Natural ways to boost happiness
Today is the International Day of Happiness. Happiness can be defined as a sense of well being, joy or contentment. Did you know that good gut health can have a major impact on your brain, mood and therefore happiness? Recent research has demonstrated a major connection between our gut and brain health. Your brain and gut are in constant communication, connected by an information highway known as the vagus nerve. If you’ve ever heard the gut called ‘the second brain,’ there’s a good reason: the number of nerves in your gut outnumbers your spinal cord!
The majority of our ‘feel good’ or ‘happy neurotransmitter’ serotonin, is produced by cells that line the gut wall. The production of serotonin requires beneficial bacteria to ensure we have enough of this happy chemical. Your gut microbes also produce a neurotransmitter called GABA which helps reduce feelings of fear and anxiety.
5 natural ways to boost happiness
We know the importance of beneficial microbes on making chemicals such as serotonin and GABA. Antibiotic use, the consumption of refined foods or high stress can cause an imbalance of microbes in our guts. This term is known as ‘dysbiosis’. Consume foods such as yoghurt, kefir or sauerkraut or consume a high quality Probiotic to promote a healthy gut-brain axis.
Inflammation in the brain reduces the production of our happy chemical, serotonin (1). Consume foods that reduce inflammation and heal our bodies to promote feelings of happiness. Try to eat oily fish such as salmon, mackerel or anchovies 3 times per week. Increase your intake of organic fruit and vegetables and consume moderate lean protein daily such as chicken, grass fed beef, chickpeas or lentils. Protein is required for optimal brain and neurological function. When we eat protein, it is broken down into amino acids which are essential for neurotransmitter synthesis, including serotonin.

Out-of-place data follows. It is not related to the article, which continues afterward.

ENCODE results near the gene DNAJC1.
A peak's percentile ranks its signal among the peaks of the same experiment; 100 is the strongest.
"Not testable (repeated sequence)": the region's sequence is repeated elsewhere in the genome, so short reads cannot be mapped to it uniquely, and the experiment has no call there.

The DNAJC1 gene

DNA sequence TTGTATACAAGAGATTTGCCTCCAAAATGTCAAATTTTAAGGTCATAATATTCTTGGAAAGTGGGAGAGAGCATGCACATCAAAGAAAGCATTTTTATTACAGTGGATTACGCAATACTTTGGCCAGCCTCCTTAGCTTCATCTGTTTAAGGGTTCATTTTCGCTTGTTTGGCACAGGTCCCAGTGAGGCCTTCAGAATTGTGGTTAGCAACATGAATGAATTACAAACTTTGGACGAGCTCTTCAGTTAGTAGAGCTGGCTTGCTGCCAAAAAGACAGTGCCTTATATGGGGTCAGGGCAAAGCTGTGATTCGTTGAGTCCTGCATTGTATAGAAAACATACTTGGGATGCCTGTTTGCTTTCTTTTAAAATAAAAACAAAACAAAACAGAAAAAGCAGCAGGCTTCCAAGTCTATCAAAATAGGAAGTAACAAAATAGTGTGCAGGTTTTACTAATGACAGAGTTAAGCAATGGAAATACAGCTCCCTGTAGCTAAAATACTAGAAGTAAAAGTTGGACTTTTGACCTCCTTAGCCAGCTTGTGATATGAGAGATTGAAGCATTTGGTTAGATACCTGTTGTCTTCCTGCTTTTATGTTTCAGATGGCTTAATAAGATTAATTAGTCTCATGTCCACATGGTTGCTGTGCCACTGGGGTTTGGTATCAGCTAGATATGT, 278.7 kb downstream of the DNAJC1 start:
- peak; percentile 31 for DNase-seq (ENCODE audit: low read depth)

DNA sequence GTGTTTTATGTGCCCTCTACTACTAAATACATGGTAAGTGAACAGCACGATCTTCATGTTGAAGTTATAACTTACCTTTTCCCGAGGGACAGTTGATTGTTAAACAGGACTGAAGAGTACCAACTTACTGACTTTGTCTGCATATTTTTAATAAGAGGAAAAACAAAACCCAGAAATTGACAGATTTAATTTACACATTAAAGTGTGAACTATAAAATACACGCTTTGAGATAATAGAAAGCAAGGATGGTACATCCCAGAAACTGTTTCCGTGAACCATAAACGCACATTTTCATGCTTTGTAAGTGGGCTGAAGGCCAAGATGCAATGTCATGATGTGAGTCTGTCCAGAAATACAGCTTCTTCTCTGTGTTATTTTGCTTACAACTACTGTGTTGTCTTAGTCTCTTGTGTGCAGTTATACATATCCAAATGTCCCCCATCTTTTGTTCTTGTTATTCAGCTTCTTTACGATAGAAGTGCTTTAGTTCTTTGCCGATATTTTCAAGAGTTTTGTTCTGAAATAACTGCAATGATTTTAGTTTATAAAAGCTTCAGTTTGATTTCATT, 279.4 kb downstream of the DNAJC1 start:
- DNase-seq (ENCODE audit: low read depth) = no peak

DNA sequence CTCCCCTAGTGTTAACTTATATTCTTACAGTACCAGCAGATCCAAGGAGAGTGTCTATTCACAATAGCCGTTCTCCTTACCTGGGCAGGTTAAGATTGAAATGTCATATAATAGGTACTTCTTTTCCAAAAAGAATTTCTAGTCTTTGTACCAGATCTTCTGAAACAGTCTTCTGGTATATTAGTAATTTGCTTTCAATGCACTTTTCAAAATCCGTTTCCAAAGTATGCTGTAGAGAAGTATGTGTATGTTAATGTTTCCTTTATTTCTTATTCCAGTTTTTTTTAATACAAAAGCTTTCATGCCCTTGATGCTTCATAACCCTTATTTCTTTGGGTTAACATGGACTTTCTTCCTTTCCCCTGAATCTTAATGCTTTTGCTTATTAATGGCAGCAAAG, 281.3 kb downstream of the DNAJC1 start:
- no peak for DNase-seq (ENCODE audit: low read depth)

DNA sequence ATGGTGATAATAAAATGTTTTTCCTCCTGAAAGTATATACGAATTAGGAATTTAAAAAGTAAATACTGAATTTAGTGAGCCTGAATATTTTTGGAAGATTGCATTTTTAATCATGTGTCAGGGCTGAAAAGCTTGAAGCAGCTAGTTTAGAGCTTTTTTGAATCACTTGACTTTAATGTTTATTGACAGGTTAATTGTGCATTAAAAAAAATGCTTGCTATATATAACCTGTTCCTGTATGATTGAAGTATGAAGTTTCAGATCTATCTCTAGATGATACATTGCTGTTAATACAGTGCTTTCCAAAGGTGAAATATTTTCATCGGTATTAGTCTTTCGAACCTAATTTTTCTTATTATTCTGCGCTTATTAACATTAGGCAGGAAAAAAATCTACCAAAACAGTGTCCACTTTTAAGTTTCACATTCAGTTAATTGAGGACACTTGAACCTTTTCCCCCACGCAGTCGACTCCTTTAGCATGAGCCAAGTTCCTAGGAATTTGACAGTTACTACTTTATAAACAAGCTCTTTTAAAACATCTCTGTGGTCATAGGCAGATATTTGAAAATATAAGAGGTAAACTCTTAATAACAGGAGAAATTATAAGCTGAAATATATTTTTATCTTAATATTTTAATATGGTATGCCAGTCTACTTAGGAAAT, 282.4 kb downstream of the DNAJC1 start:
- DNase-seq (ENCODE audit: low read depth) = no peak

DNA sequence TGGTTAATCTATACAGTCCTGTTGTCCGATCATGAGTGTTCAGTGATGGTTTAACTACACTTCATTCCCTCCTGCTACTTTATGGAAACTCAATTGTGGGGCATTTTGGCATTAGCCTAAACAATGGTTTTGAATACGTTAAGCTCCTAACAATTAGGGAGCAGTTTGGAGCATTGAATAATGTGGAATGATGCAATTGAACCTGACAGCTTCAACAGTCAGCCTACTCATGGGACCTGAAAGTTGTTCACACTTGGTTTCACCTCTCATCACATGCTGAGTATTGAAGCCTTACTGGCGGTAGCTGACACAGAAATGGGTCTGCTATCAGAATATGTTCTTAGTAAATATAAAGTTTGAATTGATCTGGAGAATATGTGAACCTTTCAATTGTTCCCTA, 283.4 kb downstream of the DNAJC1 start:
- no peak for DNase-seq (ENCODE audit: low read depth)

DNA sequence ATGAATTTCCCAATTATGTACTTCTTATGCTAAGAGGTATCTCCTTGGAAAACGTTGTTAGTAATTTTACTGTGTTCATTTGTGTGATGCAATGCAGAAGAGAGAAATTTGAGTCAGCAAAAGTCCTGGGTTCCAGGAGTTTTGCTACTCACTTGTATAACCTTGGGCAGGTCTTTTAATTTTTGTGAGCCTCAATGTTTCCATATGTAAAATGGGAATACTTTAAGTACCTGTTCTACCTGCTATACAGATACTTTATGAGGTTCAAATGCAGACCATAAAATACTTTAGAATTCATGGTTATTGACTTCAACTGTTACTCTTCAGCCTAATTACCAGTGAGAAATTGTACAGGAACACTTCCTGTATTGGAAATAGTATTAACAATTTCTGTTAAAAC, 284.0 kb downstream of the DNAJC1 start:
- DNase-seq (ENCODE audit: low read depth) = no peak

Supplement with Vitamin D3
Vitamin D is important for bone and immune health but it also plays a major role in supporting our mood and boosting happiness. We have all heard of the term Seasonal Affective Disorder, otherwise known as SAD, where moods can plummet during winter – lack of sunlight and Vitamin D is thought to be a major contributor to depressive symptoms. Consume 1000iu daily over winter to help support mood.
Exercise has shown time and time again to boost energy, mood and feelings of self worth. A study in 2013 found that exercise reduces symptoms of depression. Aim for a minimum of 20 minutes per day.(2) This can be interval training, a gym or yoga class, dancing to music or a simple walk in nature. Do not underestimate the power of exercise in boosting happiness.
Schedule in time to ‘do nothing’
In today’s world we are constantly switched on. We are spending more time connected to our phones, screens and televisions and less times forming real relationships with others and ourselves. An alarming study published in the Journal of BMC Psychiatry saw a positive link between smartphone usage and a risk for depression (3). Aim to spend 60 minutes before bed without screens. Instead read a book, have a bath or meditate. This precious time can reduce stress levels and have a profound effect on levels of happiness.
Disclaimer: If you are suffering from depression and want to use these recommendations to help boost your mood, do it under the care and guidance of your health care provider.